Father, son pursue their passions with a common link...baseball
If it wasn't for his son Zane, Michael Kelly probably never would have started drawing baseball players.
Kelly, the "best in show" winner at last year's Beaverton Arts Mix, currently has four baseball figure drawings on display at Art on Broadway in Beaverton, where he is a featured artist. Kelly first took an interest in the sport because of his son's talent.
"Zane started playing baseball at age 5, and he was incredible when he was 5," Kelly said. "So that's where my interest began in baseball, going to his games, following him along. By the time he got to high school, he was pretty much a baseball star."
Zane played for Sunset High School in the late 1990s. He received a book of baseball art based on Ken Burns' "Baseball" television series when he was starting to plan for college, and knew he wanted his father to create something for him.
"That's what I wanted as a graduation present, was some art I could put in my apartment when I moved out," he said. "Baseball is a game of angles and measurements, and artists are always looking for shapes. Baseball's got — the ball's round, and it's got the diamond — so the energy and the shapes, it all fits with art."
"One day he was out in my studio and he said, 'Dad, can you do some baseball drawings?' And I said, 'I don't know, I suppose,'" his father added. "So I started off doing a couple, and a couple turned into a hundred."
For Michael, drawing baseball figures gave him a chance to work with shapes, angles and movement, all elements that he likes to explore in all his work.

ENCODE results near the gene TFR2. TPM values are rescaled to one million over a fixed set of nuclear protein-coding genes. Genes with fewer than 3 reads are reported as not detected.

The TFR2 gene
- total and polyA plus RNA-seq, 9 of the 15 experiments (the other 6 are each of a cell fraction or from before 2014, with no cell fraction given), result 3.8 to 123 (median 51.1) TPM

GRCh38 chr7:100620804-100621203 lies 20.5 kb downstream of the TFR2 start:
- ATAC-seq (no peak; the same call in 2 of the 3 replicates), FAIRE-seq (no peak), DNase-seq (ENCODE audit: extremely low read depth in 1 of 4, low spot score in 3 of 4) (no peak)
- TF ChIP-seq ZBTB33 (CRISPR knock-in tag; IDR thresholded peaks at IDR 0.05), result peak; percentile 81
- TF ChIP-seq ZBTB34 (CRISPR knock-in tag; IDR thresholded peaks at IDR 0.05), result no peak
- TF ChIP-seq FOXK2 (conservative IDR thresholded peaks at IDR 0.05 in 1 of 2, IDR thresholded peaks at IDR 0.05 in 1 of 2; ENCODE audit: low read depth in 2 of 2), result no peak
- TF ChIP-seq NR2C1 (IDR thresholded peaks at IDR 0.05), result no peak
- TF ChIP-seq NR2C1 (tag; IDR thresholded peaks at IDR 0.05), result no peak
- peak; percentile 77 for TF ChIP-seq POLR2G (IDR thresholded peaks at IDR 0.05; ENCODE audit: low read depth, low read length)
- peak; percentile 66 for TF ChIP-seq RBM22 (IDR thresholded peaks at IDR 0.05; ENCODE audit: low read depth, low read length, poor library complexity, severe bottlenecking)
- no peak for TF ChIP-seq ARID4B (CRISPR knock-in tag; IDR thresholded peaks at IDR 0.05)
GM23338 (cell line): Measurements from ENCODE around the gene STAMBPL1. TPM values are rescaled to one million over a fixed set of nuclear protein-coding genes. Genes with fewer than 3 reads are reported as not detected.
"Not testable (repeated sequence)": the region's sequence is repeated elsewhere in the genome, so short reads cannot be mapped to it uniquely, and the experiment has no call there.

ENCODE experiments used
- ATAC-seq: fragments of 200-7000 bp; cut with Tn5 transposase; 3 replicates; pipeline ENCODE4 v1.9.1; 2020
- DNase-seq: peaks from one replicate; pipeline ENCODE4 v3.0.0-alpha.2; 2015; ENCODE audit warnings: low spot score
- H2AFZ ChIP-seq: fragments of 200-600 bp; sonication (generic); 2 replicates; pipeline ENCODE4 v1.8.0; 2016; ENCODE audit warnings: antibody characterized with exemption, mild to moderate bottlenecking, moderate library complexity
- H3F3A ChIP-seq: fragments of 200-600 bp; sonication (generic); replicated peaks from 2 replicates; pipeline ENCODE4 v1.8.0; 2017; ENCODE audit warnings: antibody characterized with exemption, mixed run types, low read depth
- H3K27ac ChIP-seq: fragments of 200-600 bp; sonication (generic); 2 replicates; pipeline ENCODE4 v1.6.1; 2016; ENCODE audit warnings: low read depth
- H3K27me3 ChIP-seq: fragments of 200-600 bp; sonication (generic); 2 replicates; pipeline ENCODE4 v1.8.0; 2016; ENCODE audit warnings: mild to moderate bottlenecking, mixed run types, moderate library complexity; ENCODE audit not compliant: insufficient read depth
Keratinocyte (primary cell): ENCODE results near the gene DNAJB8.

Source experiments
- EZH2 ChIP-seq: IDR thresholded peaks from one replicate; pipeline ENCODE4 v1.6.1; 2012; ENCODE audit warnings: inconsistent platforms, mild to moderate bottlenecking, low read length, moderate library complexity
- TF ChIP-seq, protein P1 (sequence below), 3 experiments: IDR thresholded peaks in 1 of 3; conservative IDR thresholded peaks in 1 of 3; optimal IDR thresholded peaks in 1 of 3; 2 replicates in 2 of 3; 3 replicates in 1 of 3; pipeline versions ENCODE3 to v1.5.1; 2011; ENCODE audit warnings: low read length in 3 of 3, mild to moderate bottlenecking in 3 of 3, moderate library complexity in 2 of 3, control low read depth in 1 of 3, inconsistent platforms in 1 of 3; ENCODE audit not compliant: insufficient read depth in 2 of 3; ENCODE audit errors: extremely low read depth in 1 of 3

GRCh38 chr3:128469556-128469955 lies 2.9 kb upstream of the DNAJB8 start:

"I'm all about action and energy in all of my work, and baseball displays that," he said. "The more you look, the more you see the action… when a runner takes off from first to second when (the batter) swings the bat, and the way he runs, the more you see that's where the action is."
His son agrees.
"A lot of the pictures he's drawn of baseball players, they're mostly in motion," he said. "Everything is happening… it fits with his style."
Michael Kelly has been passionate about art since college — he said he fell asleep during every class except art, which prompted him to switch his major from business to fine art.
Zane feels that same passion for baseball. But after high school, it became clear that he wouldn't play professionally.
"As you get older the pool of talent gets much larger and you become more average," he said. "I had to figure out what I was going to do when I couldn't play as well as some other people could play."
In college, Zane saw some fellow baseball players get injured, and it inspired him to become a trainer. He's now the director of performance at Athletes in Motion, a training center in Beaverton that primarily works with baseball players, ranging in age from "little league to the big leagues."
"More and more kids are getting hurt," Sane said. "Training them and helping them stay healthy is a big part of our business."
Michael sees his path and his son's path as similar, as they both managed to make careers out of their passions.
"You have to have a passion for something to succeed," he said. "Zane had a passion for baseball, and that's why he got as good as he got."
And while some might see a disconnect between sports and art, Zane pointed out that some of the world's best athletes have had an artistic side.
"Babe Ruth was in Vaudeville, and acted in movies," he said. "Athletes have a lot of time when they're not training, so they either watch TV or go out and do stuff, whether it's photography or painting or drawing. I know a lot of athletes who are artistic."
Michael Kelly's baseball figures will be on display at Art on Broadway through the end of August.